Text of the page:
Time expectations at the external borders of the EU may increase with the rollout of deep scanning, the Entry/Exit Biometric System (EES), which will become fully operational in May 2023.
According to the plan, the system will be used for biometric registration of all travelers in the EU, collecting information about the time and place of their entry and exit from the bloc. The stay time will be calculated automatically in the hope of catching and deporting tourists with expired visas. A compilation of comments from Member States responsible for implementing the EES system by May 2023 was published on November 16 by the General Secretariat of the Council of the EU, Schengenvisainfo reported. It provides an overview of progress in the implementation of the system.
“The paper shed light on the fact that many member countries have found that border processing times at external borders will increase due to the procedures that each traveler will have to go through, so that his data is stored in the EES, ”the publication explained.
We will quote directly the comments of representatives of European countries about the innovation:
- “It is expected that passenger control times will increase significantly with the introduction of EES,” the German authorities noted, adding that at some airports in the country it will be necessary to increase the capacity for border control, in particular during peak travel hours.
- Croatian representatives agreed with colleagues: “In recent years, we have repeatedly tested (fixed and mobile) equipment purchased for border crossing points from several suppliers, and it has been determined that border control waiting times will certainly be significantly longer.”
< li>A similar response was given by the Austrian authorities, who claimed that waiting times at the borders would be double what they currently are: “Additional tasks arising from EES regulation will lead to a dramatic increase in processing times. We currently expect processing times to double compared to the current situation. This will also affect border waiting times at border crossing points.”
In addition, it also argued that border controls will become more difficult once the EES comes into force, as border officials will have to distinguish between visa-free and visa-free travelers. According to the calculations of the Polish authorities, the time for passing the border control by one passenger will increase by 30 seconds to 2 minutes, unless additional steps are required, such as identification.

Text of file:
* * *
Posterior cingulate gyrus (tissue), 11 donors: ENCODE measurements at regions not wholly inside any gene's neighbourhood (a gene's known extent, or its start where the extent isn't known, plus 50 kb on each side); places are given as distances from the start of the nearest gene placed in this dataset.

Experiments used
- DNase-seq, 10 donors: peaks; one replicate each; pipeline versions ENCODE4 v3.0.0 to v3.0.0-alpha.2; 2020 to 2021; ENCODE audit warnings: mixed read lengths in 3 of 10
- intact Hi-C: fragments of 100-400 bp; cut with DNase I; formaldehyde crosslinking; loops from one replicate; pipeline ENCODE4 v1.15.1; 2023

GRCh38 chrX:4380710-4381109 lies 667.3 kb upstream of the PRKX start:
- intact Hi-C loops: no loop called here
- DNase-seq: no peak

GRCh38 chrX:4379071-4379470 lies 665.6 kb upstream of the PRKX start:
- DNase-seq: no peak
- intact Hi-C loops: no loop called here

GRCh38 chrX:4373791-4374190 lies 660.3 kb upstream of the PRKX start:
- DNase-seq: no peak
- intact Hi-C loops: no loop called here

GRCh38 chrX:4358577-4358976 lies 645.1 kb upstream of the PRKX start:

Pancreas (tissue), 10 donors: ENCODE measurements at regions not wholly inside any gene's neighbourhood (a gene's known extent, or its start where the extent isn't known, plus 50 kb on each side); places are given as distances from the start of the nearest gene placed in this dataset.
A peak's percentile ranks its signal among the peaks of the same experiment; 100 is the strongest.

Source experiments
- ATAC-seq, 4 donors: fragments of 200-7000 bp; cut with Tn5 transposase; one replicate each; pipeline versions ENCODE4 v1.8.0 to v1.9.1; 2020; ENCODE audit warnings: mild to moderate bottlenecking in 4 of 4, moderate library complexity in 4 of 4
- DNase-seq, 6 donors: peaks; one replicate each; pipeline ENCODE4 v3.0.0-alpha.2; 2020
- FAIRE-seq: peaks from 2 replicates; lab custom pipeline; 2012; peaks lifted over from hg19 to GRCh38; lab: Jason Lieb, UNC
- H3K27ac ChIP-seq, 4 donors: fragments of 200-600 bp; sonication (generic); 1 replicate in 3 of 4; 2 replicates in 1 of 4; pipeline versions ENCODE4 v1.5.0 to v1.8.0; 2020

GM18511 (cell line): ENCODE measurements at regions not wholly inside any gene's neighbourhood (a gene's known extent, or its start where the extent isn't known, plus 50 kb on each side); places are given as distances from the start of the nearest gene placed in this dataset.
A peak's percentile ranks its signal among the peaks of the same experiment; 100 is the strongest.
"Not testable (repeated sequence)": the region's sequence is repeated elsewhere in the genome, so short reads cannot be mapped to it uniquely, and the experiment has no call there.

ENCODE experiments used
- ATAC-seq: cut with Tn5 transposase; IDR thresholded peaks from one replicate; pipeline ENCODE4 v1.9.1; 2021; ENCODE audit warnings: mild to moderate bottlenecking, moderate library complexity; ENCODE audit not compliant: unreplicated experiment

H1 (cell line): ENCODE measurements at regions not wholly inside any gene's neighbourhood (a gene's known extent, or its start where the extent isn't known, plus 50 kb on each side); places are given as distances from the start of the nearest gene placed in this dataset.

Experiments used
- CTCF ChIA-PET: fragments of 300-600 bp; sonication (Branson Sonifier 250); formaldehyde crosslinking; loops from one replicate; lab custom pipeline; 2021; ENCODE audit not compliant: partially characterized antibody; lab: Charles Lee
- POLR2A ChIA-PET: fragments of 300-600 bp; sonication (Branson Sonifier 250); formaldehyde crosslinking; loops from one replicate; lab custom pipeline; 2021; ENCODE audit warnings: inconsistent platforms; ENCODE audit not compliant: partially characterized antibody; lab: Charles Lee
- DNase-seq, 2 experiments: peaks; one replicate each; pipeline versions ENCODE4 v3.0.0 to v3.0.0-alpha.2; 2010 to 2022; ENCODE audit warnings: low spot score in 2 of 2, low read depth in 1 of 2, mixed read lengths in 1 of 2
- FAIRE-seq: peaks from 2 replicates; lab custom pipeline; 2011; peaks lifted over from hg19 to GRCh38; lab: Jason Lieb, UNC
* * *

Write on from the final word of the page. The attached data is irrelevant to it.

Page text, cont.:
Meanwhile, the Slovenian authorities say the new process, which includes border control, registration and verification, will take four times as long as the current procedures. “However, due to the fact that the infrastructure is what it is and cannot be changed (most of the checkpoints are in such places that expanding the area of the checkpoint, introducing more lanes, etc. is physically impossible and not funded EU), we are going to deal with the extension of the waiting time,” they said, adding that quality information campaigns in the EU and third countries would help alleviate the situation.
However, most Member States confirmed that they are already working on automating border controls through the installation of electronic gates and self-service kiosks. Italy, for example, is planning to install some 600 kiosks at each airport, in particular those that suffer from significant non-Schengen traffic.
Help: Entry/Exit System (EES) is a new scheme created by the EU that will be used to register the entry and exit of tourists from third countries crossing the external borders of the European Union. The system will register the person's name, type of travel document, biometric data (fingerprints and facial image), as well as the date and place of entry and exit. According to the expectations of European authorities, this will help the bloc strengthen and protect the outer borders of the Schengen area and increase security.
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